It should be obvious, but it wasn’t to me: the Spanish for “compliment; praise” (elogio) comes from the Latin elogium meaning “inscription; short saying.” The Latin elogium comes from the Greek elegeia, meaning, “elegy” — from which we get that same English word!

This should be clear, since the e-l-o-g of elogio maps to the e-l-e-g of elegy quite neatly.

But how did we get from “short saying” to “compliment”? Easy: the short sayings that we used to say about other people, over time — centuries — got nicer and nicer and nicer, until everything turns into a compliment. Who wants to be remembered as the nasty guy insulting everyone, anyway?

Catarata and “Cats and Dogs”

It is unknown where the English phrase “it’s raining cats and dogs” comes from. But there’s one likely etymology that it is a corruption of the Latin catadupa for “waterfall”. From that same Latin root catadupa, we get the Spanish for waterfall…. catarata.

The c-t root that begins both catarata and “cats and dogs” does make this etymology plausible. But is it real? I just don’t know.

It does, however, make it easy to remember: a waterfall has the intensity of rain showers even stronger than with “cats and dogs”!

Hijo – Filial, Affiliate

The Spanish for “son”, hijo, doesn’t sound like anything in English. But it is a close cousin of the English synonym for brotherliness: filial.

Both come from the Latin for “son,” filius. The transformation to Spanish came about through two interesting patterns: the initial f- in Latin usually turned into an h- in Spanish (such as, hacer and fact, or hablar and fable). The other pattern is less common: the -li- sound turned into a -j- sound – it’s just a less common sound! Thus the f-li maps to h-j almost exactly.

From the Latin filius, we get a few other English words, including: affiliate: an affiliate is, in a way, a child you rear!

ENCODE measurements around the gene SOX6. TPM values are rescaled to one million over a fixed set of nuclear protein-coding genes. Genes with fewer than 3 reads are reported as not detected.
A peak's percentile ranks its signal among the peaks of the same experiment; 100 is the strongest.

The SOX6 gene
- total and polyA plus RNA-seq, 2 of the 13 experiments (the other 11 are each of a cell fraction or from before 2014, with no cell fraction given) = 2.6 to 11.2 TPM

From the same root we also get the English fetus, fecund and even feminine. These come, via the Latin filius, from the Proto-Indo-European root *dʰeh₁y-li-os, meaning, “sucker” — in the literal sense of, “one who sucks.” Children, indeed, are defined by their sucking their mothers; so your hijo is literally, “the one who sucks.” And, some might argue, even affiliates themselves usually do suck!

Atropellar and Troop

Atropellar (“to knock over, to knock down” in Spanish) comes to Spanish borrowed from the French, troupe, as in, a troop of soldiers or more common these days, a comedy troop.

Although we can see the tr-p root in the English, French, and Spanish words, the question remains: how did a group turn into a knocking-over? The answer is that, large groups of rowdy drunk men almost always result in… knocking lots of people over! This is not a new concept–the word itself attests to the antiquity of drunken revelry!

Apretar and Pectoral

Apretar (Spanish for “to squeeze”) comes from the Latin pectus, meaning, “chest.” Think of having a heart attack: your chest feels squeezed. It’s not a coincidence that doctors in the USA today still call a heart attack, angina pectoris — that is, “angina of the chest” since pectoral in English today still means “relating to the chest”! The p-t maps to the p-ct, with the -ct- just simplifying into its first -c- sound.

Related: see also Pecho/Pectoral. From the same pectus root, we see other interesting words, following the ch/ct pattern.